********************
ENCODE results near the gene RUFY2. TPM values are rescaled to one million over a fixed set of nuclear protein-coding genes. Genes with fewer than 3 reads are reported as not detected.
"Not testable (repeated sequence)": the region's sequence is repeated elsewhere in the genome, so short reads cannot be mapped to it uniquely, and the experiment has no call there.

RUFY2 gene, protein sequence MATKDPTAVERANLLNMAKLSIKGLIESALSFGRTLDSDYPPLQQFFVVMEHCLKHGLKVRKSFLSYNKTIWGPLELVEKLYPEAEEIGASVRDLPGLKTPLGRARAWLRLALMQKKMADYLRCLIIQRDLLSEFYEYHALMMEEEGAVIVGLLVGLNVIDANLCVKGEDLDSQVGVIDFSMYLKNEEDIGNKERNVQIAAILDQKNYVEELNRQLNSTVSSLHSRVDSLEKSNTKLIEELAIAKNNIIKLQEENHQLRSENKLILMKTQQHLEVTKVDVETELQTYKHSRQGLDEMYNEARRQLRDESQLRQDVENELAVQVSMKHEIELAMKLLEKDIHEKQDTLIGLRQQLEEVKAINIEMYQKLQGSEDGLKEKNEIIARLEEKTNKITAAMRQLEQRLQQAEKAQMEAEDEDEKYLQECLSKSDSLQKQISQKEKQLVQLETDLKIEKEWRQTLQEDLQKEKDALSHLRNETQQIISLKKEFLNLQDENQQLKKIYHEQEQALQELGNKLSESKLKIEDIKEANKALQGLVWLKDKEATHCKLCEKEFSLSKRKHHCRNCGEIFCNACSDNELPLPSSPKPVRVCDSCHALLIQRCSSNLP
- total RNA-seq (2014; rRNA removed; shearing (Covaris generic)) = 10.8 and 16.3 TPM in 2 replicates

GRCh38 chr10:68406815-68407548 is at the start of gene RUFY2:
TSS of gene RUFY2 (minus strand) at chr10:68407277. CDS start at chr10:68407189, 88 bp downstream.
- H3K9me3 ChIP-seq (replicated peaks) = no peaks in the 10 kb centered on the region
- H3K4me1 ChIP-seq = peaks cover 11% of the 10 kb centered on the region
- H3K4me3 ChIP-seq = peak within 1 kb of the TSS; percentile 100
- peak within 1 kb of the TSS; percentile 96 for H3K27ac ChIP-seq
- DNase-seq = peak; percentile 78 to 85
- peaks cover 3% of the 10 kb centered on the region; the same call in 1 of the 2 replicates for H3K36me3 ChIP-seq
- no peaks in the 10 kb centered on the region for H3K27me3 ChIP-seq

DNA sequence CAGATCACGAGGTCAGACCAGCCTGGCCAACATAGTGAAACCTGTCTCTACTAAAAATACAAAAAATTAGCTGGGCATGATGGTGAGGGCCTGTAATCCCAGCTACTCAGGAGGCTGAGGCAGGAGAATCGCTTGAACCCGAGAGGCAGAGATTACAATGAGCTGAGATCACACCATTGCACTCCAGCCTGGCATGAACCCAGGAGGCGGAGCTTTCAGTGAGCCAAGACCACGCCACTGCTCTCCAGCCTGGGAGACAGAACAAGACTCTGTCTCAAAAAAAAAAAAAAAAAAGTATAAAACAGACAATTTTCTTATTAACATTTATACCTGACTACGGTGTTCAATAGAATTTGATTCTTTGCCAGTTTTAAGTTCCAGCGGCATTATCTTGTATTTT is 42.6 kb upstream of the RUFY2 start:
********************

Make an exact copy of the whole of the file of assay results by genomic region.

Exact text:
ENCODE results near the gene RUFY2. TPM values are rescaled to one million over a fixed set of nuclear protein-coding genes. Genes with fewer than 3 reads are reported as not detected.
"Not testable (repeated sequence)": the region's sequence is repeated elsewhere in the genome, so short reads cannot be mapped to it uniquely, and the experiment has no call there.

RUFY2 gene, protein sequence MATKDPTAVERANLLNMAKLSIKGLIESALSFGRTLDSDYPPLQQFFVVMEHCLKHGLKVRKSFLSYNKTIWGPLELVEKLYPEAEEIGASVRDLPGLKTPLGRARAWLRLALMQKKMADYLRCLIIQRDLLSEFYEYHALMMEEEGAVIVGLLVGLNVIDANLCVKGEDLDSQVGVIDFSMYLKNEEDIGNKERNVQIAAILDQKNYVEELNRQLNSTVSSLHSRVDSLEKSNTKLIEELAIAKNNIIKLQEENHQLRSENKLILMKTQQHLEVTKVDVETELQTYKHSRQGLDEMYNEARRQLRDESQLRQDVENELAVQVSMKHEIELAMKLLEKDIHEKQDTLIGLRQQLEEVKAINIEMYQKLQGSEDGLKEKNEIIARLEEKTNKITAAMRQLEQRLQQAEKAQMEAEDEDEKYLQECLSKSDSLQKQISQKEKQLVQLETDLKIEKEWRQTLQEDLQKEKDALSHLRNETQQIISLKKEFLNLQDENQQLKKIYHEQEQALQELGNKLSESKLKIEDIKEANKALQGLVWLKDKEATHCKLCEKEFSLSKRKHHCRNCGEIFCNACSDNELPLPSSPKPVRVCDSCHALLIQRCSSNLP
- total RNA-seq (2014; rRNA removed; shearing (Covaris generic)) = 10.8 and 16.3 TPM in 2 replicates

GRCh38 chr10:68406815-68407548 is at the start of gene RUFY2:
TSS of gene RUFY2 (minus strand) at chr10:68407277. CDS start at chr10:68407189, 88 bp downstream.
- H3K9me3 ChIP-seq (replicated peaks) = no peaks in the 10 kb centered on the region
- H3K4me1 ChIP-seq = peaks cover 11% of the 10 kb centered on the region
- H3K4me3 ChIP-seq = peak within 1 kb of the TSS; percentile 100
- peak within 1 kb of the TSS; percentile 96 for H3K27ac ChIP-seq
- DNase-seq = peak; percentile 78 to 85
- peaks cover 3% of the 10 kb centered on the region; the same call in 1 of the 2 replicates for H3K36me3 ChIP-seq
- no peaks in the 10 kb centered on the region for H3K27me3 ChIP-seq

DNA sequence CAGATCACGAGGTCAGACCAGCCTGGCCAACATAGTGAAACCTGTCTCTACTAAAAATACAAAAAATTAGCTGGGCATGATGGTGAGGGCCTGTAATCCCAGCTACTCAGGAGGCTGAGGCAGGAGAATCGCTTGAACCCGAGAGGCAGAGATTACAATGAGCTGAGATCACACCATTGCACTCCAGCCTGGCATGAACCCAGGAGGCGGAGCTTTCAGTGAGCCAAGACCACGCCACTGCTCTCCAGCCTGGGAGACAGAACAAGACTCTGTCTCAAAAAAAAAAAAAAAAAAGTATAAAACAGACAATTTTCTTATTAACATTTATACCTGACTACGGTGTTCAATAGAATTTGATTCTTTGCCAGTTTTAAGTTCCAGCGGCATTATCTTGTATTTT is 42.6 kb upstream of the RUFY2 start: